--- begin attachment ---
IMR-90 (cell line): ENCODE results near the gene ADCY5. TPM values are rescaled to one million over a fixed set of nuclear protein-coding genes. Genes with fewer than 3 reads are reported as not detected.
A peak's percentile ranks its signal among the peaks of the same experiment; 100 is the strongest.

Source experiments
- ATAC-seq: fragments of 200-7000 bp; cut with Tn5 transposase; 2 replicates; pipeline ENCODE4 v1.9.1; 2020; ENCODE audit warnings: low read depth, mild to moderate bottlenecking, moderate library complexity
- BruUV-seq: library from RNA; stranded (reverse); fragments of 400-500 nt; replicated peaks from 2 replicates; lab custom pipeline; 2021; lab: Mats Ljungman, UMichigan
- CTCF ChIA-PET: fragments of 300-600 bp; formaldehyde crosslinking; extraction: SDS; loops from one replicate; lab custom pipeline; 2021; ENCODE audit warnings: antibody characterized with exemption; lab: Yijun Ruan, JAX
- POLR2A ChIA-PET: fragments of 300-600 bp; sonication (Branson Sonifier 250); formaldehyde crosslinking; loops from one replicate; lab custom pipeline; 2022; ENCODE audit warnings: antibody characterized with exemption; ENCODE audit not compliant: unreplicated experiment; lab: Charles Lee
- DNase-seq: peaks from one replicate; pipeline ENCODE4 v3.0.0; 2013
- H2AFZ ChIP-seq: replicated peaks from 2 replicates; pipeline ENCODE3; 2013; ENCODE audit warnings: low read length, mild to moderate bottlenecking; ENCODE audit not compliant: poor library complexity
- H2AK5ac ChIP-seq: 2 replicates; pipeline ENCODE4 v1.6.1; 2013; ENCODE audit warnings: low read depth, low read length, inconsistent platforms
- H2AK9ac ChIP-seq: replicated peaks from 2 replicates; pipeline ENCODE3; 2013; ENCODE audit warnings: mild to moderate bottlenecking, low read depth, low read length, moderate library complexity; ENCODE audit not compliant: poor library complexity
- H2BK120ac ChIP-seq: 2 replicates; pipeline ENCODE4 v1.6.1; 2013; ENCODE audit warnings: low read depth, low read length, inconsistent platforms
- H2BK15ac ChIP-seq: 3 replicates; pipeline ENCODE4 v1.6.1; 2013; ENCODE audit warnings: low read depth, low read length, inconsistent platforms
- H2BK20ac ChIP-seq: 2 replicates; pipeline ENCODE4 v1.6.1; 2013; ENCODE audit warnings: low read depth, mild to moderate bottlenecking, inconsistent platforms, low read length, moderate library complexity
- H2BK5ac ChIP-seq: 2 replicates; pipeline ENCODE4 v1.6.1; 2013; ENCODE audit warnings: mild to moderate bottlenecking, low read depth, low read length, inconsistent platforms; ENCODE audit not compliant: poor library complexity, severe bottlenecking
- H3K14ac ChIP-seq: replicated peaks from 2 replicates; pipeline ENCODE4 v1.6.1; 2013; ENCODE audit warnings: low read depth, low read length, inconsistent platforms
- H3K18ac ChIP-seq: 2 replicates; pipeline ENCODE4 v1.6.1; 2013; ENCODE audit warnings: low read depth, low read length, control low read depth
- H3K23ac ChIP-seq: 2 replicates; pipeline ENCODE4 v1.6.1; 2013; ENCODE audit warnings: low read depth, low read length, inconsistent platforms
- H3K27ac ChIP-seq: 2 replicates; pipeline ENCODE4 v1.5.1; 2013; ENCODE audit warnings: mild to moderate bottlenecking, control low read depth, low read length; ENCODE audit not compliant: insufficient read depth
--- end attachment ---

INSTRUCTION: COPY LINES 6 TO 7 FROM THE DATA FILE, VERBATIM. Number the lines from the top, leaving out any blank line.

- CTCF ChIA-PET: fragments of 300-600 bp; formaldehyde crosslinking; extraction: SDS; loops from one replicate; lab custom pipeline; 2021; ENCODE audit warnings: antibody characterized with exemption; lab: Yijun Ruan, JAX
- POLR2A ChIA-PET: fragments of 300-600 bp; sonication (Branson Sonifier 250); formaldehyde crosslinking; loops from one replicate; lab custom pipeline; 2022; ENCODE audit warnings: antibody characterized with exemption; ENCODE audit not compliant: unreplicated experiment; lab: Charles Lee